In terms of the defence, apart from the terrible lapse of concentration that led to their goal and a couple of occasions where Sagna was uncharacteristically caught in possession, Szczesny had little bellowing to do at those in front of him and yet the general criticism coming from the media and “those who shall not be pleased” is of continuing defensive weakness. Whilst we may not have the best defence on earth right now and they may not have been devastatingly impressive tonight, I do think it is fair to say that they were not anything like as bad as is being claimed in some areas and the general direction they are going in is the right one.

With regard to Chamakh, I am at a loss as to what Wenger can do with him next. Chosen ahead of Park, probably in the hope that he may pick up a goal and the confidence boost that goes with that, from the moment his early header went wide he looked totally bereft of any confidence at all. His touch was heavy for most of the evening, his shooting and heading poor, his distribution presenting countless gifts to the Greeks putting us under pressure from the counter-attacking opportunities these provided and generally looking like the hole large enough to actually swallow him up would have taken the stadium with it. Aside from the one good pass to The Ox, nothing went right for him and he became a more and more tragic figure until his exit on 70 minutes. That said, he never hid and never stopped running and, should January see him move on, I for one hope that he finds better fortune elsewhere.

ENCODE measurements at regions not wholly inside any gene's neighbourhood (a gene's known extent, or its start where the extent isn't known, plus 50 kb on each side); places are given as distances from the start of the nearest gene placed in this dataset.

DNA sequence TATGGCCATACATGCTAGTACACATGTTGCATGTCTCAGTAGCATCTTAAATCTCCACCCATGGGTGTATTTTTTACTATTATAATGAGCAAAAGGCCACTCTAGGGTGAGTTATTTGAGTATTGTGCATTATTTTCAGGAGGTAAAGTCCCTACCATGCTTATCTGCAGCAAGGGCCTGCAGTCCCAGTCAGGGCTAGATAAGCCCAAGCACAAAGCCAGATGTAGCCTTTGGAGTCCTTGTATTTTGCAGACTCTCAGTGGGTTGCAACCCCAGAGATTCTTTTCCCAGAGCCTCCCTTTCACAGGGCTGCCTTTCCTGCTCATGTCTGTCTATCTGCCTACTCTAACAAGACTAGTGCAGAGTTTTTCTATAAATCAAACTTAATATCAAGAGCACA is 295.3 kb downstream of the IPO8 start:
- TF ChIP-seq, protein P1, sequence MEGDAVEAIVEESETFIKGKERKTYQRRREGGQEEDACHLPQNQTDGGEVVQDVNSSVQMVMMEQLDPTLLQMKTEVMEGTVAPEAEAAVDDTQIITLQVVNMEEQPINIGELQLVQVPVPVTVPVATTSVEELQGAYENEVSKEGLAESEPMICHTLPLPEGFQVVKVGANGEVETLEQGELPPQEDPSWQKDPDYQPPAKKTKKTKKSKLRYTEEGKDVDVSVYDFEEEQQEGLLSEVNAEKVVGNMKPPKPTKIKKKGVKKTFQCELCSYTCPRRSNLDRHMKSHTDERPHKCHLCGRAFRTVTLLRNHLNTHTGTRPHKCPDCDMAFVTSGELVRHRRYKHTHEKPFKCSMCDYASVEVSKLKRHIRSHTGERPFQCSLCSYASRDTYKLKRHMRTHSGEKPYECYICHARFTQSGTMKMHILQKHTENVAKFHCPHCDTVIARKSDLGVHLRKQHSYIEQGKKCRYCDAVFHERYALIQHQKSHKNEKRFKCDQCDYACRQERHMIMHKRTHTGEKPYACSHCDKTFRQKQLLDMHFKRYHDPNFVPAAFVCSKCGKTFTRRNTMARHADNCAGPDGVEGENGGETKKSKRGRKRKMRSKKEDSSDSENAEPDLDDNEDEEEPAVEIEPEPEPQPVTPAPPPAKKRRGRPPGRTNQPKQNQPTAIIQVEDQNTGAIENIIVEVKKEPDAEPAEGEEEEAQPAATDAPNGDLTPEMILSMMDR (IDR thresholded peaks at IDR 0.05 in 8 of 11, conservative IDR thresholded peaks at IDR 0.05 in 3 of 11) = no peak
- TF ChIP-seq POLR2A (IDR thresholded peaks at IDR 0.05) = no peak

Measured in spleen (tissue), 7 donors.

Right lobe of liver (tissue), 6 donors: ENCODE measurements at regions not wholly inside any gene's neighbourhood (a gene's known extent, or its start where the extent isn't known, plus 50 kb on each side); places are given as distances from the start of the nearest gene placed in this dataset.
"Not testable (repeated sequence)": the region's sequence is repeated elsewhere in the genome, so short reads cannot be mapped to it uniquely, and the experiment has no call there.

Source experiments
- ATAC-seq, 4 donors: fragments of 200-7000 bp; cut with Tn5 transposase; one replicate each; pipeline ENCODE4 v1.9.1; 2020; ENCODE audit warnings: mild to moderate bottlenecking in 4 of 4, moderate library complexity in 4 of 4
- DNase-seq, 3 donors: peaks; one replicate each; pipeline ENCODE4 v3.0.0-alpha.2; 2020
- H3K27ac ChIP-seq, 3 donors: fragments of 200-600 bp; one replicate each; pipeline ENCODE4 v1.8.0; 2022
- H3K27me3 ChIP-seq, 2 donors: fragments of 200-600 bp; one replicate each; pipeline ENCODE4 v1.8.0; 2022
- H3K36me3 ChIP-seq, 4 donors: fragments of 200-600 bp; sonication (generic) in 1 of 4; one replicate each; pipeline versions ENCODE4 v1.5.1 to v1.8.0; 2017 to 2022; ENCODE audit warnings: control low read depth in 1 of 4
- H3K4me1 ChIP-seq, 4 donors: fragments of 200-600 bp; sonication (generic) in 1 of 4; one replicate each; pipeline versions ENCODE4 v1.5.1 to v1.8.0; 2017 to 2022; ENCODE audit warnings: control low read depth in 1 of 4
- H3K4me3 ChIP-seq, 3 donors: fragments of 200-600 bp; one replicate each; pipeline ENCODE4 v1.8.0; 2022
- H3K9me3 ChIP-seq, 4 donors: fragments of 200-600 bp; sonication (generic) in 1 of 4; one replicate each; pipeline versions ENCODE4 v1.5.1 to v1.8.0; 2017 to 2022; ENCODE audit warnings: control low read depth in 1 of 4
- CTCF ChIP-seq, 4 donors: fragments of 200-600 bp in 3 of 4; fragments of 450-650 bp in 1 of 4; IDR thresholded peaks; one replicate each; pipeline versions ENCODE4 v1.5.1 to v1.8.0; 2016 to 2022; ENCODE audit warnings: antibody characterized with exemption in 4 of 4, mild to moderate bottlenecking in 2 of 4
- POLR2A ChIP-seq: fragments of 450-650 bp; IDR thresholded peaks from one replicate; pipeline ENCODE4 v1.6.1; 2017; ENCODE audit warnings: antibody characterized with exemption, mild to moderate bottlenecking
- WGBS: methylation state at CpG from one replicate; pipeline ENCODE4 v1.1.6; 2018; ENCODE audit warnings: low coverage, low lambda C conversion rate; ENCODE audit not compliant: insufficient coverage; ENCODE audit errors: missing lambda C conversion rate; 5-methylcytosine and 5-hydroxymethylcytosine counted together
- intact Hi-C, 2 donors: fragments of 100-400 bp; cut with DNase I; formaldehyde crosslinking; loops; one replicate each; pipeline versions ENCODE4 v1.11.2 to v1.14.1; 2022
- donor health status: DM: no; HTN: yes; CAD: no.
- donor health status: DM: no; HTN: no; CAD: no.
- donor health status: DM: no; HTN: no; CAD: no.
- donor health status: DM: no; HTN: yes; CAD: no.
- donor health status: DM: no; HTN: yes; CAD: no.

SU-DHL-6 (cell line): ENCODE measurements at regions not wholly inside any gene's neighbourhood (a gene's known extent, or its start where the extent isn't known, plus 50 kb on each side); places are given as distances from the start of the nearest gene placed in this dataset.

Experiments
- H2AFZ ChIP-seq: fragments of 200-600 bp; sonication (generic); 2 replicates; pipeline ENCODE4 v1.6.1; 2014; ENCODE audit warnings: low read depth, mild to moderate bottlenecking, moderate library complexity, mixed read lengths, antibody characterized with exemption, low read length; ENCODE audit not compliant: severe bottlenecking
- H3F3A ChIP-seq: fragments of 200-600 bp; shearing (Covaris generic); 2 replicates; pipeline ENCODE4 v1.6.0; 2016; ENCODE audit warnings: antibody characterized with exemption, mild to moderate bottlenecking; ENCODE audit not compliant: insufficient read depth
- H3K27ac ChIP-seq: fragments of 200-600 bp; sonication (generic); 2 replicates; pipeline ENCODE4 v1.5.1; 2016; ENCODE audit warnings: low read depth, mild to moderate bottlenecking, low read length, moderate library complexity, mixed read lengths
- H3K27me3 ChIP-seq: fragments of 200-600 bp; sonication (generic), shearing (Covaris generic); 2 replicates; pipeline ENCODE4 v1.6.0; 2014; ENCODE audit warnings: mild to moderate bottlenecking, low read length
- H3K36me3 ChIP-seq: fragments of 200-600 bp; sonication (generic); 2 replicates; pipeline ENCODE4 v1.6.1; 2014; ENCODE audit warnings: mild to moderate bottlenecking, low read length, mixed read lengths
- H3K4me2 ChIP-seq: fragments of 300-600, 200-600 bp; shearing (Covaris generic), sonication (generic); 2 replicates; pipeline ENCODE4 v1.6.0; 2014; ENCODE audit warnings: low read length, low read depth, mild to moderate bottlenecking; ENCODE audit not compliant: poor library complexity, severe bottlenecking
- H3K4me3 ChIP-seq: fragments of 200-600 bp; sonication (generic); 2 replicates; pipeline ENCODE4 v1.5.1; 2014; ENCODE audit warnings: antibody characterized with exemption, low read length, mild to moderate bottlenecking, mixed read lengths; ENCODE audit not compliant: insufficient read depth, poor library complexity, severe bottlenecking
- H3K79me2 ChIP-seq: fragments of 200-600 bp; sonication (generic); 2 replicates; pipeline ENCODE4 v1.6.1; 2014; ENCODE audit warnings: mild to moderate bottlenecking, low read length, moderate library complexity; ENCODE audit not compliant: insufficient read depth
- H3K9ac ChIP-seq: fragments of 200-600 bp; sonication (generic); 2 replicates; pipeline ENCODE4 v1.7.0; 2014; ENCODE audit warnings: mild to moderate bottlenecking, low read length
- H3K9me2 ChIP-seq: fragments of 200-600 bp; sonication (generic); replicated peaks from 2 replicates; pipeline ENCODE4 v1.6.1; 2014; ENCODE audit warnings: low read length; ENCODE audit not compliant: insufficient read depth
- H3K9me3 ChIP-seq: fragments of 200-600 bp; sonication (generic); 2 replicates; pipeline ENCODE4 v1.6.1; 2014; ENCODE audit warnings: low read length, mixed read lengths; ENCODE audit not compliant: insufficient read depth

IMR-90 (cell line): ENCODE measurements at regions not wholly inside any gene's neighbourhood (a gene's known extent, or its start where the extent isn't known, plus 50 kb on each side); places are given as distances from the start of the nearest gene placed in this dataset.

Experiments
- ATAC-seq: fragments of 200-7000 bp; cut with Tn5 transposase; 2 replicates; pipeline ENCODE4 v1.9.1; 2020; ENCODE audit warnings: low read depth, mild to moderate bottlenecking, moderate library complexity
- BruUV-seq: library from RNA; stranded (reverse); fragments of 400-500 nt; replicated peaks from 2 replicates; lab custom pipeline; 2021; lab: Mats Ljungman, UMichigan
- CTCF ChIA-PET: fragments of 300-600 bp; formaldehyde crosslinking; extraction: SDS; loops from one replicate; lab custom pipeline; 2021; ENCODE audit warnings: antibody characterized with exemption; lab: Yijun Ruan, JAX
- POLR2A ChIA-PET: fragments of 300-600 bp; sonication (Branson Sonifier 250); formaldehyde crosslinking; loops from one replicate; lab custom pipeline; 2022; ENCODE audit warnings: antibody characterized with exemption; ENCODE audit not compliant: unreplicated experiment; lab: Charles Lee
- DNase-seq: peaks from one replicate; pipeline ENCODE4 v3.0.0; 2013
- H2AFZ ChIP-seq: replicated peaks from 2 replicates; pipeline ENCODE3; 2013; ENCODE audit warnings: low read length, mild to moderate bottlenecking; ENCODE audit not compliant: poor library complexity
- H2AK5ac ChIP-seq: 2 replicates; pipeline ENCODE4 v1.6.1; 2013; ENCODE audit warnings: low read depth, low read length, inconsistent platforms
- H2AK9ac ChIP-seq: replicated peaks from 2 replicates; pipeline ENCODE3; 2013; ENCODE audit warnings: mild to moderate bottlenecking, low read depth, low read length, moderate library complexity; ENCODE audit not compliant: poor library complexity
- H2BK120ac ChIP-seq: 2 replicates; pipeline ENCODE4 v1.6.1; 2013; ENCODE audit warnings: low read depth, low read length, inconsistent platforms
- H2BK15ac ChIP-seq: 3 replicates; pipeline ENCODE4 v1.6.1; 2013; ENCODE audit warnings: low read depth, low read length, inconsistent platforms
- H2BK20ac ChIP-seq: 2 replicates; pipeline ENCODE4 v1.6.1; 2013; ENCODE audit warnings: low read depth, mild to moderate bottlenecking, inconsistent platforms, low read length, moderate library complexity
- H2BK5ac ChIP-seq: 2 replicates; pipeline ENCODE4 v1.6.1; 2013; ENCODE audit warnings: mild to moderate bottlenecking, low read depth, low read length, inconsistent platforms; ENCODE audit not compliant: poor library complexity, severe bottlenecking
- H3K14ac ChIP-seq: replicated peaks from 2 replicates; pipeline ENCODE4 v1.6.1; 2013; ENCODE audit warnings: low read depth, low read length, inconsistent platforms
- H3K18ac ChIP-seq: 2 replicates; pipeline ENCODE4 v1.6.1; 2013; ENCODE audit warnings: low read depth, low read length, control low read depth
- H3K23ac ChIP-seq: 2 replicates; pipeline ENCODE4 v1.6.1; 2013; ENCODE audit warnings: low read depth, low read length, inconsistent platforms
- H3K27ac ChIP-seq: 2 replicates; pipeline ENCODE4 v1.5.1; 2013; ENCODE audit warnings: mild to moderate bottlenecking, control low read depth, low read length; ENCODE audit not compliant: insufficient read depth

Many a critic has questioned our ability to “win ugly” and yet now we have done just that people want champagne football again! Tonight was no walk in the park, but it was never going to be and the most important thing was the three points. That was achieved and we can now look forward to getting a few players back from injury for the match against the Spuds on Sunday whilst Ramsey and Van Persie got a decent enough rest tonight too. All in all a good night’s work and the corner-turning continues.

And on that note I bid you farewell.

Come on you Spud Peeling Goooonnnneeeerrrrrsssss!